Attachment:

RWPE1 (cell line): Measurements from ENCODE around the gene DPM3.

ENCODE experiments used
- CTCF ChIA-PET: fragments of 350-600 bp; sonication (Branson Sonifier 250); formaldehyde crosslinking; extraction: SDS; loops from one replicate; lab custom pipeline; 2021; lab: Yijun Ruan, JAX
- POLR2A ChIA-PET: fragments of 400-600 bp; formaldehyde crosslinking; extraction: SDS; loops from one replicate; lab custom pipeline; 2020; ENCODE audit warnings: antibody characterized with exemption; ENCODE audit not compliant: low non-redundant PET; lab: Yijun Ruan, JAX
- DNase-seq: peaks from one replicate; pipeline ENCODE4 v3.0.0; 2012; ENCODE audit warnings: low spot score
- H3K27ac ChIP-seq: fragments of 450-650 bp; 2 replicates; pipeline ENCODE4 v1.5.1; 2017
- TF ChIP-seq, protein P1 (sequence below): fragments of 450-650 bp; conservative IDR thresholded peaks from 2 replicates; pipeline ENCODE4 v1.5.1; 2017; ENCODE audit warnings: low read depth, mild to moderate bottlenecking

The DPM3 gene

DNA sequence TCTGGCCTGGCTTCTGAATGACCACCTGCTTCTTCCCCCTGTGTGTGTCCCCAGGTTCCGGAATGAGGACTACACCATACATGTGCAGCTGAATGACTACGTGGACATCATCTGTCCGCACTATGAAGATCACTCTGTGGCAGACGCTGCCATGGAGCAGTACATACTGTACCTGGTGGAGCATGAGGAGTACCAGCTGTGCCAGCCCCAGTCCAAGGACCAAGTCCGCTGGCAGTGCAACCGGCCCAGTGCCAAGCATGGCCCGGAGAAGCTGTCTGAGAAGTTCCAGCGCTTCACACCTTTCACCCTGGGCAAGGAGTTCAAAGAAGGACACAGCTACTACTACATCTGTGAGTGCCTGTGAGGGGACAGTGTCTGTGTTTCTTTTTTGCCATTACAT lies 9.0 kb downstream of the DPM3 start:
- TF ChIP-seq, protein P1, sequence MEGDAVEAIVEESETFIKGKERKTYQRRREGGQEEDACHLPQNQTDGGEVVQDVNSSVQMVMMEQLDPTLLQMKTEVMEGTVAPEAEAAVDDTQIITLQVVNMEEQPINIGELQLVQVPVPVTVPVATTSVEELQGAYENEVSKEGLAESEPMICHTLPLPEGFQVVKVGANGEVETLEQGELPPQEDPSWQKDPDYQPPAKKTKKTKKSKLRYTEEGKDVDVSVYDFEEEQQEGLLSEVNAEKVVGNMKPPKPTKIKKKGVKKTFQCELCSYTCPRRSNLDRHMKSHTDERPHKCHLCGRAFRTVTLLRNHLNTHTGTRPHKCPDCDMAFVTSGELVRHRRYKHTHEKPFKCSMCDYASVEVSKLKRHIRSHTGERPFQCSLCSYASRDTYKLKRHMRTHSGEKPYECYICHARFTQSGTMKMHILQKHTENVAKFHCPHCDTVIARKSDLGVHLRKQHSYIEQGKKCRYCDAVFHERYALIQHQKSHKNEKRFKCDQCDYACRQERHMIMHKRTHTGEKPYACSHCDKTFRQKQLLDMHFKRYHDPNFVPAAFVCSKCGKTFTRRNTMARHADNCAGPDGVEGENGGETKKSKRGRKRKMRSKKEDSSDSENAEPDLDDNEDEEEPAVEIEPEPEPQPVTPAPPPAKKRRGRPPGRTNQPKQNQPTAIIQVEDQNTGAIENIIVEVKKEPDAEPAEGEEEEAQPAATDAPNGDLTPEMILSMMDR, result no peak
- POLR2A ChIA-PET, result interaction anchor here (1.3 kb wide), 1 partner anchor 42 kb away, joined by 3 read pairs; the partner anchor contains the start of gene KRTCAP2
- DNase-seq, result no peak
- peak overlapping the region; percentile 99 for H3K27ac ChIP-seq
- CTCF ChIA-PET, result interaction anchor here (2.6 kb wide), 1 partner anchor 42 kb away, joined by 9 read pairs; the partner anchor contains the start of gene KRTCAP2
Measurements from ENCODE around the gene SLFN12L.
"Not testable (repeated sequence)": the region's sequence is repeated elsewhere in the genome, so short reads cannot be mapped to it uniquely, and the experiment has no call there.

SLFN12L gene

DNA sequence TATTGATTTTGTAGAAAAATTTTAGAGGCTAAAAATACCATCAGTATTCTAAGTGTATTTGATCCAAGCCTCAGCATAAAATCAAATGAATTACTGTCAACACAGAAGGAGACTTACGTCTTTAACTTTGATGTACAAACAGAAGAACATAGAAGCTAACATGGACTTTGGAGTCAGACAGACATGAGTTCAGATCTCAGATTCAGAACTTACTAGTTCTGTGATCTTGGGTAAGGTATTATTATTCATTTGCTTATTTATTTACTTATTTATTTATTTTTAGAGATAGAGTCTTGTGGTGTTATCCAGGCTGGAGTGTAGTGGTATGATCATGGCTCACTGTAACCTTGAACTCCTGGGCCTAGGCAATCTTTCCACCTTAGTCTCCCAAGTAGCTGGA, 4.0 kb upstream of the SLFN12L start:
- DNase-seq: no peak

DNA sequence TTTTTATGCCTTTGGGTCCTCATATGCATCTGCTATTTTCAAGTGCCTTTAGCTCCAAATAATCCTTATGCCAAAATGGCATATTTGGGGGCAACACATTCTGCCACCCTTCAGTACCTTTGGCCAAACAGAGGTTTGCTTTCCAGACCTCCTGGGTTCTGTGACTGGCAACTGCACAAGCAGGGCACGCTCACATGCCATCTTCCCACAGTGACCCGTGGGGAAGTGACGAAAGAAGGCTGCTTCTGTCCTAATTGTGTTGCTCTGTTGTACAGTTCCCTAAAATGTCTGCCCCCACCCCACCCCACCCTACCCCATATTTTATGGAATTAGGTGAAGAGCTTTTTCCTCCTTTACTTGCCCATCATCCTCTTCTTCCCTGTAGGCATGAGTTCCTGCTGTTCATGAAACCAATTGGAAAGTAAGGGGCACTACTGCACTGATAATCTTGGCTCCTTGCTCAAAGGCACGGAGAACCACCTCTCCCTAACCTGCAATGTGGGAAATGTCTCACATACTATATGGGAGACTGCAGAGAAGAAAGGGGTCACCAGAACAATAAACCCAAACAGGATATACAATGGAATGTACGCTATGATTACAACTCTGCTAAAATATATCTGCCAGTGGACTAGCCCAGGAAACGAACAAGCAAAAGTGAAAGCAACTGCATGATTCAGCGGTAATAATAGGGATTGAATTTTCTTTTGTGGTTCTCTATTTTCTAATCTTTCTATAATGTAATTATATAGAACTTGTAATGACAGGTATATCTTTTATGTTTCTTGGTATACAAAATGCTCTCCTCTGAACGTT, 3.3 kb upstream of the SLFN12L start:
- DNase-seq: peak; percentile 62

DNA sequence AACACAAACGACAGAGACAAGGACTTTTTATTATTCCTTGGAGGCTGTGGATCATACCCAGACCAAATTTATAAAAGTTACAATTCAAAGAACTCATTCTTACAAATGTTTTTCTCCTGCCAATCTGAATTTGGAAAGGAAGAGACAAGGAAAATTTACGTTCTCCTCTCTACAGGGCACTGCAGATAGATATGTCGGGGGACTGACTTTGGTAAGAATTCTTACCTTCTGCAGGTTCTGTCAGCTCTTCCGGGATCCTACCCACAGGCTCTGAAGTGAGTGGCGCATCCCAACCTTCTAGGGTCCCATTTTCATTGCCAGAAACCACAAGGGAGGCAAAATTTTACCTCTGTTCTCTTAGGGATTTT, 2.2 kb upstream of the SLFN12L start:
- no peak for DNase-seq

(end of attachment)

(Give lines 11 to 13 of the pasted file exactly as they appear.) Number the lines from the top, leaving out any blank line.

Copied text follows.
- POLR2A ChIA-PET, result interaction anchor here (1.3 kb wide), 1 partner anchor 42 kb away, joined by 3 read pairs; the partner anchor contains the start of gene KRTCAP2
- DNase-seq, result no peak
- peak overlapping the region; percentile 99 for H3K27ac ChIP-seq